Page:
Results  Of the 69 children recruited, 47 (among whom 27 [57%] were girls, and the mean [SD] age was 54.3 [7.5] months) completed DTI. Mean (SD; range) ScreenQ score was 8.6 (4.8; 1-19) points. Mean (SD; range) CTOPP-2 score was 9.4 (3.3; 2-15) points, EVT-2 score was 113.1 (16.6; 88-144) points, and GRTR score was 19.0 (5.9; 5-25) points. ScreenQ scores were negatively correlated with EVT-2 (F2,43 = 5.14; R2 = 0.19; P < .01), CTOPP-2 (F2,35 = 6.64; R2 = 0.28; P < .01), and GRTR (F2,44 = 17.08; R2 = 0.44; P < .01) scores, controlling for child age. Higher ScreenQ scores were correlated with lower FA and higher RD in tracts involved with language, executive function, and emergent literacy abilities (P < .05, familywise error–corrected), controlling for child age and household income.

Conclusions and Relevance  This study found an association between increased screen-based media use, compared with the AAP guidelines, and lower microstructural integrity of brain white matter tracts supporting language and emergent literacy skills in prekindergarten children. The findings suggest further study is needed, particularly during the rapid early stages of brain development.

 

For access to full text, please visit:

https://jamanetwork.com/journals/jamapediatrics/article-abstract/2754101

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Long-Term Symptoms of Mobile Phone Use on Mobile Phone Addiction and Depression Among Korean Adolescents // Int'l Journal of Environmental Research and Public Health 

Long-Term Symptoms of Mobile Phone Use on Mobile Phone Addiction and Depression Among Korean Adolescents // Int'l Journal of Environmental Research and Public Health  | Screen Time, Tech Safety & Harm Prevention Research | Scoop.it

"Abstract

This study aimed to compare the mean scores of mobile phone use, mobile phone addiction, and depressive symptoms at three-time points among Korean adolescents according to gender and to examine the differences in the long-term relationships among the three above mentioned variables between Korean boys and girls in a four-year period. Data for 1794 adolescents (897 boys and 897 girls) were obtained from three waves of the second panel of the Korean Children and Youth Panel Survey. Multi group structural equation modeling was used for data analyses.

The study findings showed that at each of the three-time points, Korean girls tended to use their mobile phones more frequently and were at a higher risk of mobile phone addiction and depressive symptoms than Korean boys. Significant changes were observed in the longitudinal relationships among phone use, mobile phone addiction, and depressive symptoms in Korean adolescents across time periods, but no gender differences were found in the strengths of these relationships. These findings contribute to expanding the knowledge base of mobile phone addiction and depressive symptoms among Korean adolescents."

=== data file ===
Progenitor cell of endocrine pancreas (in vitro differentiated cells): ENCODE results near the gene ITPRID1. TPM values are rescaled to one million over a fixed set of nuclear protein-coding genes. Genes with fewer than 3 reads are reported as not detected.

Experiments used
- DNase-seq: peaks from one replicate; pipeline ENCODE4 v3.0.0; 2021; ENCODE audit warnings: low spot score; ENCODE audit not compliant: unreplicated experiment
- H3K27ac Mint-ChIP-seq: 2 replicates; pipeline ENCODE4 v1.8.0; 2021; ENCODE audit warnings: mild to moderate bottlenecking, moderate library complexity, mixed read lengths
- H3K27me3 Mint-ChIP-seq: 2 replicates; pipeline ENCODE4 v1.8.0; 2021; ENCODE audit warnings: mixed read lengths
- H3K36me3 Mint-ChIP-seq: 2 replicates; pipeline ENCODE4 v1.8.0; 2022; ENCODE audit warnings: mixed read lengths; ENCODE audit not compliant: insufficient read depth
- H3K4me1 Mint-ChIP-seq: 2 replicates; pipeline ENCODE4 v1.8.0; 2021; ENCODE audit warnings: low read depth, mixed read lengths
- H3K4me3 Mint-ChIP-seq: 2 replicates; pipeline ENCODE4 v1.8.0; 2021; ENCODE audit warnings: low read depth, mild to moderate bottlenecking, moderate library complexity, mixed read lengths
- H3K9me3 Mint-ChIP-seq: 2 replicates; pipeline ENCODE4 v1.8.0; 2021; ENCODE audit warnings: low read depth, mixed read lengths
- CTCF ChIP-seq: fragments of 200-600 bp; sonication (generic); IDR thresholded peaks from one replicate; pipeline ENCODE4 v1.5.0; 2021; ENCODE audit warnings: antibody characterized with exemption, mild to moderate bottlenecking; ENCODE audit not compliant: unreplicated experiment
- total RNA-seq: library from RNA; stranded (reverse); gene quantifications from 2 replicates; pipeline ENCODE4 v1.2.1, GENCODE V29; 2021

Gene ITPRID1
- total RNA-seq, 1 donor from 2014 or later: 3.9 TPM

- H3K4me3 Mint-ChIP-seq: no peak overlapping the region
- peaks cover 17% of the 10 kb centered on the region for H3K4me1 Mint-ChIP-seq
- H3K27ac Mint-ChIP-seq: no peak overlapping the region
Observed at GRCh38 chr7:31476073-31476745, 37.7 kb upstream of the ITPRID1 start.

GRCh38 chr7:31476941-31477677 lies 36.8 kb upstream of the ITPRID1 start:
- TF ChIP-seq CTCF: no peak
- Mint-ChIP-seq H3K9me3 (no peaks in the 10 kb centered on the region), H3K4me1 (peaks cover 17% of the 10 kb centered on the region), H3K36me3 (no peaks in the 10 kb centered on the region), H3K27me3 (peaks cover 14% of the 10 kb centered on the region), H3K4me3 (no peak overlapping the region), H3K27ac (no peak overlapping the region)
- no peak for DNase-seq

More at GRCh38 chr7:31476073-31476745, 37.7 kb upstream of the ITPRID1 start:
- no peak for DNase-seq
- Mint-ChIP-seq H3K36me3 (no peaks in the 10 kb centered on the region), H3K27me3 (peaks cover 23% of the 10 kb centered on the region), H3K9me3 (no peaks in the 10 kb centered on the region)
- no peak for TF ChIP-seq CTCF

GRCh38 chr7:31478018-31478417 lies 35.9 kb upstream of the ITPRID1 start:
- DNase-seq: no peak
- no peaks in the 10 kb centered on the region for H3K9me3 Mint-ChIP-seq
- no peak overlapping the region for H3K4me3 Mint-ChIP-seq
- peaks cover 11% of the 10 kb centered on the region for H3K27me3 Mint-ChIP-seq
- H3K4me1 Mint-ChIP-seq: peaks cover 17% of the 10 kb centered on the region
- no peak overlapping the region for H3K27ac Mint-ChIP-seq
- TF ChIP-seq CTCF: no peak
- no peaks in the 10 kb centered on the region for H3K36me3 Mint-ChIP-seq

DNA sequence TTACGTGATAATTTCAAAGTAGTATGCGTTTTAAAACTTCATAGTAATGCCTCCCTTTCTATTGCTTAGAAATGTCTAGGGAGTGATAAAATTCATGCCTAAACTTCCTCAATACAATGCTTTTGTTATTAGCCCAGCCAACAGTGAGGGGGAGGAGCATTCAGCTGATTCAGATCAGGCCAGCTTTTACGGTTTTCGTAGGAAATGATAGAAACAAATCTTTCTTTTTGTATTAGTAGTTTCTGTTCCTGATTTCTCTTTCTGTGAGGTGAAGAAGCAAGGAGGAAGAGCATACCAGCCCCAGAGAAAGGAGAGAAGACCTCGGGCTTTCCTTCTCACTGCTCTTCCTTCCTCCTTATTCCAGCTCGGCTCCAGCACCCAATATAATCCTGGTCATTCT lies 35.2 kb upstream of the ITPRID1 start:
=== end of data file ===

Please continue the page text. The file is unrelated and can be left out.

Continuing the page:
KEYWORDS:

Korean adolescents; depression; mobile phone addiction; mobile phone use

 

For original research study, please visit:

https://www.ncbi.nlm.nih.gov/pubmed/31557844

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Technoference: Longitudinal Associations Between Parent Technology Use, Parenting Stress, and Child Behavior Problems // McDaniel & Radesky, Pediatric Research 2018

"Abstract
Background and objectives
Heavy parent digital technology use has been associated with suboptimal parent–child interactions and internalizing/externalizing child behavior, but directionality of associations is unclear. This study aims to investigate longitudinal bidirectional associations between parent technology use and child behavior, and understand whether this is mediated by parenting stress.


Methods

Participants included 183 couples with a young child (age 0–5 years, mean = 3.0 years) who completed surveys at baseline, 1, 3 and 6 months. Cross-lagged structural equation models of parent technology interference during parent–child activities, parenting stress, and child externalizing and internalizing behavior were tested.


Results

Controlling for potential confounders, we found that across all time points (1) greater child externalizing behavior predicted greater technology interference, via greater parenting stress; and (2) technology interference often predicted greater externalizing behavior. Although associations between child internalizing behavior and technology interference were relatively weaker, bidirectional associations were more consistent for child withdrawal behaviors.


Conclusions

Our results suggest bidirectional dynamics in which (a) parents, stressed by their child’s difficult behavior, may then withdraw from parent–child interactions with technology and (b) this higher technology use during parent–child interactions may influence externalizing and withdrawal behaviors over time."

 

For access to original research, please visit:

https://www.nature.com/articles/s41390-018-0052-6

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Advertisers Abandon YouTube Over Concerns That Pedophiles Lurk In Comments Section // NPR National Public Radio 

Advertisers Abandon YouTube Over Concerns That Pedophiles Lurk In Comments Section // NPR National Public Radio  | Screen Time, Tech Safety & Harm Prevention Research | Scoop.it

 

"Editor's note: This story contains content that may be upsetting to some readers.

 

Big brands are pulling their ads off YouTube over concerns that potential sexual predators are gathering in the comment sections of videos featuring children. In response, YouTube has deleted more than 400 channels and suspended comments on tens of millions of videos as it tries to purge the system of pedophiles.